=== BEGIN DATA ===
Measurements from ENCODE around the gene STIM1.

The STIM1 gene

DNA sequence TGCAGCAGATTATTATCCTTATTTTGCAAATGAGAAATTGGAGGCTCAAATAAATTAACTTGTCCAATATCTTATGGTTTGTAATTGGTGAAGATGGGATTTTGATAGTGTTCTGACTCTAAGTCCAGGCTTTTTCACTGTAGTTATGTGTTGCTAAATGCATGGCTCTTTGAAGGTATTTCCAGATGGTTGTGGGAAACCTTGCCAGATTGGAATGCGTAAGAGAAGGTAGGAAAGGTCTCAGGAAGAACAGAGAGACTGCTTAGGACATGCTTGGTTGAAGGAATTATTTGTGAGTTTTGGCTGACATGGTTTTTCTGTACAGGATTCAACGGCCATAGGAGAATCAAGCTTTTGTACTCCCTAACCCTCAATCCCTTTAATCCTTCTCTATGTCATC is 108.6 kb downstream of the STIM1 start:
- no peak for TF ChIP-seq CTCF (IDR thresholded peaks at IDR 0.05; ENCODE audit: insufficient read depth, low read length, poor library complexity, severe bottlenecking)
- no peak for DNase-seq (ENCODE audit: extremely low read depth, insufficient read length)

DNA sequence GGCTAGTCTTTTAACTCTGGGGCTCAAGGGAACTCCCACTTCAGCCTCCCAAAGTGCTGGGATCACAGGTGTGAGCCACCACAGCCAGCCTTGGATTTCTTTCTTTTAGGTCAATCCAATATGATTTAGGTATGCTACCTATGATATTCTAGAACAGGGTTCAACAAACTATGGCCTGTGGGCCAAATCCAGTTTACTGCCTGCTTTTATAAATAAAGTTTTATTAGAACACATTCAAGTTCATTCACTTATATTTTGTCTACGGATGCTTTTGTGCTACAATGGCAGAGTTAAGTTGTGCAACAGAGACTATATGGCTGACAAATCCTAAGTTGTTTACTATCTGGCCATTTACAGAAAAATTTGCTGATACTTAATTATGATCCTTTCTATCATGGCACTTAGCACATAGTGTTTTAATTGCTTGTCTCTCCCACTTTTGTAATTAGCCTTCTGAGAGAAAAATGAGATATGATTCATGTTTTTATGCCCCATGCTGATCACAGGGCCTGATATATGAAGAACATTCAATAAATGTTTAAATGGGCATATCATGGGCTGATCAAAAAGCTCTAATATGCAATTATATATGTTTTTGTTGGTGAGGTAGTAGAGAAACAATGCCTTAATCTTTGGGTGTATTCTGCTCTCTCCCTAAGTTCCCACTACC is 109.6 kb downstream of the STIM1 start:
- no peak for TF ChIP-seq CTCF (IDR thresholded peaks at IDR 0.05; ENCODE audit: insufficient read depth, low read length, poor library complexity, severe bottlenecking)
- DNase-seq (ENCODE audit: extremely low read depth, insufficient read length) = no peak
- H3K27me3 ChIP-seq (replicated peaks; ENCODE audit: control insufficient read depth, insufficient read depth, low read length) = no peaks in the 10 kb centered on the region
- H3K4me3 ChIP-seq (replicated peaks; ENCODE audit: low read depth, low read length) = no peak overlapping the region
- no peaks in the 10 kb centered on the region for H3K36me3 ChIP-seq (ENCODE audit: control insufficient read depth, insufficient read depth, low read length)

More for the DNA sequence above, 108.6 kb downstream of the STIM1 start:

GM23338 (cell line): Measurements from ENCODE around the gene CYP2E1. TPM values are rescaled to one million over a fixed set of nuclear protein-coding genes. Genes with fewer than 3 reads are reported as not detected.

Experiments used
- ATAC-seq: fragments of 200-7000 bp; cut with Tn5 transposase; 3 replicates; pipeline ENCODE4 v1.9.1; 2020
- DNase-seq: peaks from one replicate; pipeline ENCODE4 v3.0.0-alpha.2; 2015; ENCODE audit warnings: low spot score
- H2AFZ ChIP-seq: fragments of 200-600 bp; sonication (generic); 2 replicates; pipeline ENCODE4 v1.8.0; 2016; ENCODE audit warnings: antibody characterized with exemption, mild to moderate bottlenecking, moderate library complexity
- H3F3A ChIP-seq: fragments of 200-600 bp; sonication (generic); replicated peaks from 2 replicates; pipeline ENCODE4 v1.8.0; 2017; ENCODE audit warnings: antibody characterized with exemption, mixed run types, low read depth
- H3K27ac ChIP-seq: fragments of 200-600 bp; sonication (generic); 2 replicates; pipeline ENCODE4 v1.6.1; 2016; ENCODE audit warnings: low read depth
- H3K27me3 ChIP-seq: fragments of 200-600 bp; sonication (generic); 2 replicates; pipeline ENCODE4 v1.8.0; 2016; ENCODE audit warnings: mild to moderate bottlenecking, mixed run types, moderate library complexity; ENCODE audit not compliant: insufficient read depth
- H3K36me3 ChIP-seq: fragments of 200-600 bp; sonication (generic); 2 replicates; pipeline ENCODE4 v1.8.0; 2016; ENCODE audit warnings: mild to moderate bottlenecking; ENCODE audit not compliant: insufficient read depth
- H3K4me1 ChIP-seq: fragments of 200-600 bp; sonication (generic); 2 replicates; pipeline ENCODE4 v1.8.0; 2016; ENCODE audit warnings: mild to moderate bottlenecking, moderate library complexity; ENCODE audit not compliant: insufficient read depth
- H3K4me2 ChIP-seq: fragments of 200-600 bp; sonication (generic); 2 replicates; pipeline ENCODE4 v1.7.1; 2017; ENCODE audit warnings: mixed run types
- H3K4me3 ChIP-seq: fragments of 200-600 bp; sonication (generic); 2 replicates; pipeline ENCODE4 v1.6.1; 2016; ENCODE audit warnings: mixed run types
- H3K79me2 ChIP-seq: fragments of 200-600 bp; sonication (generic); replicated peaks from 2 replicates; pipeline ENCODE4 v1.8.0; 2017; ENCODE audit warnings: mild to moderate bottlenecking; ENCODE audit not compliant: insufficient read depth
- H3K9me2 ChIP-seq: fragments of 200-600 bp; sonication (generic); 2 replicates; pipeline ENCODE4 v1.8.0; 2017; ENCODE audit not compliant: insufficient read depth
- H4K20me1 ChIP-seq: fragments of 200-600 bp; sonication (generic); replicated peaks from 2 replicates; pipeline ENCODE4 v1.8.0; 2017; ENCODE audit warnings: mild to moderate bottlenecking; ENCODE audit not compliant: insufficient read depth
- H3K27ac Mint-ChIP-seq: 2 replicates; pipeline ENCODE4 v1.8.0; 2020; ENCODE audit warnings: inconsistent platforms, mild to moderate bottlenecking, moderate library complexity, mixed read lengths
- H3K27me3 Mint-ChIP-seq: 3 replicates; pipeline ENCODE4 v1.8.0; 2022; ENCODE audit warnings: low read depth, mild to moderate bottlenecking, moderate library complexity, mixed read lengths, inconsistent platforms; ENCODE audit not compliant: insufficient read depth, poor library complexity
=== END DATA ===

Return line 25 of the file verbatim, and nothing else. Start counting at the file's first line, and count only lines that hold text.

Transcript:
- H3K79me2 ChIP-seq: fragments of 200-600 bp; sonication (generic); replicated peaks from 2 replicates; pipeline ENCODE4 v1.8.0; 2017; ENCODE audit warnings: mild to moderate bottlenecking; ENCODE audit not compliant: insufficient read depth